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Pages (PDF): 397
Publication Date: 1915
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From the Preface: 'When, some seven years ago, I took up the duties of stipendiary magistrate, medical officer, and protector of Indians in this mosquito-cursed district of the Pomeroon, I determined upon devoting all my spare time—and there has been plenty of it—to an ethnographical survey of the native tribes of British Guiana, somewhat on the lines I had already followed in the case of North Queensland.'
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Originally, Indians had no terms expressive of the conception of a Supreme Being; such terms as they now possess have been framed to suit civilized, especially missionary, requirements (1). On the other hand, traditions of certain Tribal Heroes have been unconsciously assumed as indicative of the existence among the natives of the knowledge of a God (2).
1. Careful investigation forces one to the conclusion that, on the evidence, the native tribes of Guiana had no idea of a Supreme Being in the modern conception of the term. This contention is confirmed in a way by Gumilla (II, 7), one of the early missionary fathers on the Orinoco, who writes as follows: In three nations which will be mentioned directly they have a word indicative, after their fashion, of God: we trust that time and labor will also reveal, in other tribes, a name which until now they have furnished no sign of recognizing either by word or expression. Even in the said nations no outward ceremony of divine worship or adoration has been observed. Nor are the terms which express God in the different languages so particularized and indubitable as to convince us of their sure and certain signification. The Caribs call God Quiyumocón, i. e., Our Big Father, but it is not sufficiently clear whether they mean by this expression the First Cause or the most ancient of their ancestors. The Salivas say that Púru made all that is good; that he lives in the expanse of the sky . . . The Betoyes, before their conversion, used to say that the Sun was God, and in their language, they speak of both God and Sun as Theos.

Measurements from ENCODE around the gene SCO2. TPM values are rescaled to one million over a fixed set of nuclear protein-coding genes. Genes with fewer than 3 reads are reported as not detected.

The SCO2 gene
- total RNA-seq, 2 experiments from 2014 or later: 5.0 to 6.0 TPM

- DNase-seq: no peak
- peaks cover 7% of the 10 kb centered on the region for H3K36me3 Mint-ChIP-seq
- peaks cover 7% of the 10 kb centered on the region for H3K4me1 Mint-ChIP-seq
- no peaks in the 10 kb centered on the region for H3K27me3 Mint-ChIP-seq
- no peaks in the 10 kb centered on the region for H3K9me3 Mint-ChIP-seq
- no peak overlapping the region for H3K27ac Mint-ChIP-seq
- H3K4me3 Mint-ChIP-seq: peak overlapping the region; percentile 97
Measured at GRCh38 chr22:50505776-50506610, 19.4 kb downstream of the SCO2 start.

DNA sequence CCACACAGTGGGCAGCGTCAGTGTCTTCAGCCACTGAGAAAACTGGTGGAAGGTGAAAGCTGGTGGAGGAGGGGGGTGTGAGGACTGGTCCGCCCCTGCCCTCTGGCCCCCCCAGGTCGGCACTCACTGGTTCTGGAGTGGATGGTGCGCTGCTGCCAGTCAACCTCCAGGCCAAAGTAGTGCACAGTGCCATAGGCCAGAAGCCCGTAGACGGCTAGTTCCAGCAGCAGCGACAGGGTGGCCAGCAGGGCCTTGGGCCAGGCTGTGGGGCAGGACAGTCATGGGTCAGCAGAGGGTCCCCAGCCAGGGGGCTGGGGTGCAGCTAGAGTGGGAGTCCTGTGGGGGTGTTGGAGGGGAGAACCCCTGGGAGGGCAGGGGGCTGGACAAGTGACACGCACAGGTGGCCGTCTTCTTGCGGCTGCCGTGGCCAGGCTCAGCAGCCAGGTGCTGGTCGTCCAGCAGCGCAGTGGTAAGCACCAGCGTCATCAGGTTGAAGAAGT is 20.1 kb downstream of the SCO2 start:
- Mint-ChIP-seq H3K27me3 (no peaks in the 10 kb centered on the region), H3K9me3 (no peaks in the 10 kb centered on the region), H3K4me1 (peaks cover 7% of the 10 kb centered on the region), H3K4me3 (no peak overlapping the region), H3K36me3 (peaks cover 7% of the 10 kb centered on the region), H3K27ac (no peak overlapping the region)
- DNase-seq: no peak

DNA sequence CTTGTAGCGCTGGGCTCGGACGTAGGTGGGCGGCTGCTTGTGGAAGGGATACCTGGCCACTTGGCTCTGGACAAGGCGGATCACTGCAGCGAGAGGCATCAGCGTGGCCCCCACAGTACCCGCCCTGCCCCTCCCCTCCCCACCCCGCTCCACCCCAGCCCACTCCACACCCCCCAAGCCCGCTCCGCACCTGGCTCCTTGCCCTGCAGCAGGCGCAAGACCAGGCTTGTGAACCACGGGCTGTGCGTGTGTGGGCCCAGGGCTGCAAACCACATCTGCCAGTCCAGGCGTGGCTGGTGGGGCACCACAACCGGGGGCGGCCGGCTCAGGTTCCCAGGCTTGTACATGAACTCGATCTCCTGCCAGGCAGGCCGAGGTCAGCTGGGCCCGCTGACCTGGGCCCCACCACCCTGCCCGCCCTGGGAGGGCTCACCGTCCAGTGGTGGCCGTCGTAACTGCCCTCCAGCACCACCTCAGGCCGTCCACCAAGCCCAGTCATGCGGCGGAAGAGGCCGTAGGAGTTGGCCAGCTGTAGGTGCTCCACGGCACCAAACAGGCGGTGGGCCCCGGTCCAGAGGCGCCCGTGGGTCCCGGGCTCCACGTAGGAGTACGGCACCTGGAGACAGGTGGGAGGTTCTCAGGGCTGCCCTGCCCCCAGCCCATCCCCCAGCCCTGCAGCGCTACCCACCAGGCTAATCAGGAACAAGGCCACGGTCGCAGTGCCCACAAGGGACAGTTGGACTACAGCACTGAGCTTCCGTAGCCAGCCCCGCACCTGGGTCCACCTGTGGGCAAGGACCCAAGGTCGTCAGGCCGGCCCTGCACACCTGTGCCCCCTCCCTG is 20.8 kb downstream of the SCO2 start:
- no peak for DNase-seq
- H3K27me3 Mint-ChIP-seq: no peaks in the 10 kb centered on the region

The nations of the upper Orinoco, the Atabapo, and the Inirida, as Humboldt records, have no worship other than that of the powers of Nature: they call the good principle Cachimana; it is the Manito, the Great Spirit, that regulates the seasons and favors the harvests (AVH, II, 362). In Cayenne there is the similar evidence of the Jesuits Grillet and Bechamel (25): "The Nouragues and the Acoquas, in Matters of Religion, are the same with the Galibis. They acknowledge there is a God, but do not worship him. They say he dwells in Heaven, without knowing whether he is a Spirit or no, but rather seem to believe he has a body. . . The Nouragues and the Acoquas call him Maire, and never talk of him but in fabulous stories."